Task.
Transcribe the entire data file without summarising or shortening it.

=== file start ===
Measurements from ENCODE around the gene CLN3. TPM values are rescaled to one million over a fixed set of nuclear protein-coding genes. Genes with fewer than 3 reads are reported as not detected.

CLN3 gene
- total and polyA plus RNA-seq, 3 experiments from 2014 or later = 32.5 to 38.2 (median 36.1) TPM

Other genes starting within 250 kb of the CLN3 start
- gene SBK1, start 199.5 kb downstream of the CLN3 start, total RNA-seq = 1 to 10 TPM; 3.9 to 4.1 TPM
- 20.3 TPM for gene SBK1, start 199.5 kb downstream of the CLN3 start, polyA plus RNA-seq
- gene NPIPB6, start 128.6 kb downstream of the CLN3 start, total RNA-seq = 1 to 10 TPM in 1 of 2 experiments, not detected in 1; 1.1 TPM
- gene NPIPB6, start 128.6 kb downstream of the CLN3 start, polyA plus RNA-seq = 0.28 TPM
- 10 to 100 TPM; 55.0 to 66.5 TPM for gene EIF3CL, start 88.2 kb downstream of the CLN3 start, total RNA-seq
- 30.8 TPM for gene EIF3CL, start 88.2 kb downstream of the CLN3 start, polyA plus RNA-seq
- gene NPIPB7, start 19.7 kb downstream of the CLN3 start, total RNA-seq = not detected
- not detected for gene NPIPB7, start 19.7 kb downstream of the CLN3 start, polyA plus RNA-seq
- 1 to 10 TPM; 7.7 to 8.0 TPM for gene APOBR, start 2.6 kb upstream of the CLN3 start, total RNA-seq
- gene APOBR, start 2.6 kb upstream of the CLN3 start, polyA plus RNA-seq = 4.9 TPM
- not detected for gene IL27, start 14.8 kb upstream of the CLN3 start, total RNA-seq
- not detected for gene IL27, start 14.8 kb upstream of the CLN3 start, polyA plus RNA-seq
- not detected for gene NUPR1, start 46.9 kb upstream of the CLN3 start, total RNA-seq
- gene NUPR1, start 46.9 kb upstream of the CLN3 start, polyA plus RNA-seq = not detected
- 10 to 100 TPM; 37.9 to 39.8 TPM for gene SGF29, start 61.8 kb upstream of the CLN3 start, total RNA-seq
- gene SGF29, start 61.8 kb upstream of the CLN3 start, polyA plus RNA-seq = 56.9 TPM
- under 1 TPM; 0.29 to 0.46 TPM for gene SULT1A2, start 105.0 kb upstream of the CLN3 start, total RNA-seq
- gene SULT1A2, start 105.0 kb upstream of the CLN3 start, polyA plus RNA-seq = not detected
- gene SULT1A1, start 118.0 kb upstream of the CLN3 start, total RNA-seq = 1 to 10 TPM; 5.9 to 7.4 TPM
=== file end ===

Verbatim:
Measurements from ENCODE around the gene CLN3. TPM values are rescaled to one million over a fixed set of nuclear protein-coding genes. Genes with fewer than 3 reads are reported as not detected.

CLN3 gene
- total and polyA plus RNA-seq, 3 experiments from 2014 or later = 32.5 to 38.2 (median 36.1) TPM

Other genes starting within 250 kb of the CLN3 start
- gene SBK1, start 199.5 kb downstream of the CLN3 start, total RNA-seq = 1 to 10 TPM; 3.9 to 4.1 TPM
- 20.3 TPM for gene SBK1, start 199.5 kb downstream of the CLN3 start, polyA plus RNA-seq
- gene NPIPB6, start 128.6 kb downstream of the CLN3 start, total RNA-seq = 1 to 10 TPM in 1 of 2 experiments, not detected in 1; 1.1 TPM
- gene NPIPB6, start 128.6 kb downstream of the CLN3 start, polyA plus RNA-seq = 0.28 TPM
- 10 to 100 TPM; 55.0 to 66.5 TPM for gene EIF3CL, start 88.2 kb downstream of the CLN3 start, total RNA-seq
- 30.8 TPM for gene EIF3CL, start 88.2 kb downstream of the CLN3 start, polyA plus RNA-seq
- gene NPIPB7, start 19.7 kb downstream of the CLN3 start, total RNA-seq = not detected
- not detected for gene NPIPB7, start 19.7 kb downstream of the CLN3 start, polyA plus RNA-seq
- 1 to 10 TPM; 7.7 to 8.0 TPM for gene APOBR, start 2.6 kb upstream of the CLN3 start, total RNA-seq
- gene APOBR, start 2.6 kb upstream of the CLN3 start, polyA plus RNA-seq = 4.9 TPM
- not detected for gene IL27, start 14.8 kb upstream of the CLN3 start, total RNA-seq
- not detected for gene IL27, start 14.8 kb upstream of the CLN3 start, polyA plus RNA-seq
- not detected for gene NUPR1, start 46.9 kb upstream of the CLN3 start, total RNA-seq
- gene NUPR1, start 46.9 kb upstream of the CLN3 start, polyA plus RNA-seq = not detected
- 10 to 100 TPM; 37.9 to 39.8 TPM for gene SGF29, start 61.8 kb upstream of the CLN3 start, total RNA-seq
- gene SGF29, start 61.8 kb upstream of the CLN3 start, polyA plus RNA-seq = 56.9 TPM
- under 1 TPM; 0.29 to 0.46 TPM for gene SULT1A2, start 105.0 kb upstream of the CLN3 start, total RNA-seq
- gene SULT1A2, start 105.0 kb upstream of the CLN3 start, polyA plus RNA-seq = not detected
- gene SULT1A1, start 118.0 kb upstream of the CLN3 start, total RNA-seq = 1 to 10 TPM; 5.9 to 7.4 TPM